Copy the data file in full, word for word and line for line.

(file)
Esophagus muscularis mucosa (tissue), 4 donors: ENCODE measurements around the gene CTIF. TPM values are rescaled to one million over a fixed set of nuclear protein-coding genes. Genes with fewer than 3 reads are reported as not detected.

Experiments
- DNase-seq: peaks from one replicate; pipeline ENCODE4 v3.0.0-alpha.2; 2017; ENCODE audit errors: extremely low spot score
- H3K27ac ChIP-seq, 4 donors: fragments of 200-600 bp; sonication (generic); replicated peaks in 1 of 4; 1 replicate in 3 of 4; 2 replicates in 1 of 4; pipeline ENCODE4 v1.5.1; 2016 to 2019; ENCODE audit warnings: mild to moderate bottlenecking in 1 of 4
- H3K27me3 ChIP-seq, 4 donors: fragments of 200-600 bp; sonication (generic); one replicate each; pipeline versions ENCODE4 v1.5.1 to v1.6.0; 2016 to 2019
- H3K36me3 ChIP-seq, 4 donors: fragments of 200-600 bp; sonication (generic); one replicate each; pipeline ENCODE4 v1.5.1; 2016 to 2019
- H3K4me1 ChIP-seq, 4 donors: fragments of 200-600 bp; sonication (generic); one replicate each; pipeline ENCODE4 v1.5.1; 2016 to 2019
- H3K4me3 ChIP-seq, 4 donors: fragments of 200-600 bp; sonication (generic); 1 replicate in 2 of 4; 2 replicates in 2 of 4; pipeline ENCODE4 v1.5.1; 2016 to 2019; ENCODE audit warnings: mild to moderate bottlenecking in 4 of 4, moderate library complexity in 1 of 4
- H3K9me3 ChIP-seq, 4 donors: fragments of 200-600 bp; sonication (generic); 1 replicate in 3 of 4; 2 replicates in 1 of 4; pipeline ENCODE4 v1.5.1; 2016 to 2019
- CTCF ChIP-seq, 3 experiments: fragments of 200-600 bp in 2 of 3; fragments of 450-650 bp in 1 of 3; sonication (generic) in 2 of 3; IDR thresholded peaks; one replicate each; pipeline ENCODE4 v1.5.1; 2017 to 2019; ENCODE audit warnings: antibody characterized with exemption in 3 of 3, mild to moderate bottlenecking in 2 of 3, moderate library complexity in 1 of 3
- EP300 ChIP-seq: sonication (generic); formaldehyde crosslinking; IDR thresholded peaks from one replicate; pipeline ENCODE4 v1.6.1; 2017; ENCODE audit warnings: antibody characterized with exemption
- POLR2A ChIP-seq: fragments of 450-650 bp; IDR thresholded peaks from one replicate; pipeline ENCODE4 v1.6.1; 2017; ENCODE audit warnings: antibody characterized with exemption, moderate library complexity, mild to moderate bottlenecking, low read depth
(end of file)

Esophagus muscularis mucosa (tissue), 4 donors: ENCODE measurements around the gene CTIF. TPM values are rescaled to one million over a fixed set of nuclear protein-coding genes. Genes with fewer than 3 reads are reported as not detected.

Experiments
- DNase-seq: peaks from one replicate; pipeline ENCODE4 v3.0.0-alpha.2; 2017; ENCODE audit errors: extremely low spot score
- H3K27ac ChIP-seq, 4 donors: fragments of 200-600 bp; sonication (generic); replicated peaks in 1 of 4; 1 replicate in 3 of 4; 2 replicates in 1 of 4; pipeline ENCODE4 v1.5.1; 2016 to 2019; ENCODE audit warnings: mild to moderate bottlenecking in 1 of 4
- H3K27me3 ChIP-seq, 4 donors: fragments of 200-600 bp; sonication (generic); one replicate each; pipeline versions ENCODE4 v1.5.1 to v1.6.0; 2016 to 2019
- H3K36me3 ChIP-seq, 4 donors: fragments of 200-600 bp; sonication (generic); one replicate each; pipeline ENCODE4 v1.5.1; 2016 to 2019
- H3K4me1 ChIP-seq, 4 donors: fragments of 200-600 bp; sonication (generic); one replicate each; pipeline ENCODE4 v1.5.1; 2016 to 2019
- H3K4me3 ChIP-seq, 4 donors: fragments of 200-600 bp; sonication (generic); 1 replicate in 2 of 4; 2 replicates in 2 of 4; pipeline ENCODE4 v1.5.1; 2016 to 2019; ENCODE audit warnings: mild to moderate bottlenecking in 4 of 4, moderate library complexity in 1 of 4
- H3K9me3 ChIP-seq, 4 donors: fragments of 200-600 bp; sonication (generic); 1 replicate in 3 of 4; 2 replicates in 1 of 4; pipeline ENCODE4 v1.5.1; 2016 to 2019
- CTCF ChIP-seq, 3 experiments: fragments of 200-600 bp in 2 of 3; fragments of 450-650 bp in 1 of 3; sonication (generic) in 2 of 3; IDR thresholded peaks; one replicate each; pipeline ENCODE4 v1.5.1; 2017 to 2019; ENCODE audit warnings: antibody characterized with exemption in 3 of 3, mild to moderate bottlenecking in 2 of 3, moderate library complexity in 1 of 3
- EP300 ChIP-seq: sonication (generic); formaldehyde crosslinking; IDR thresholded peaks from one replicate; pipeline ENCODE4 v1.6.1; 2017; ENCODE audit warnings: antibody characterized with exemption
- POLR2A ChIP-seq: fragments of 450-650 bp; IDR thresholded peaks from one replicate; pipeline ENCODE4 v1.6.1; 2017; ENCODE audit warnings: antibody characterized with exemption, moderate library complexity, mild to moderate bottlenecking, low read depth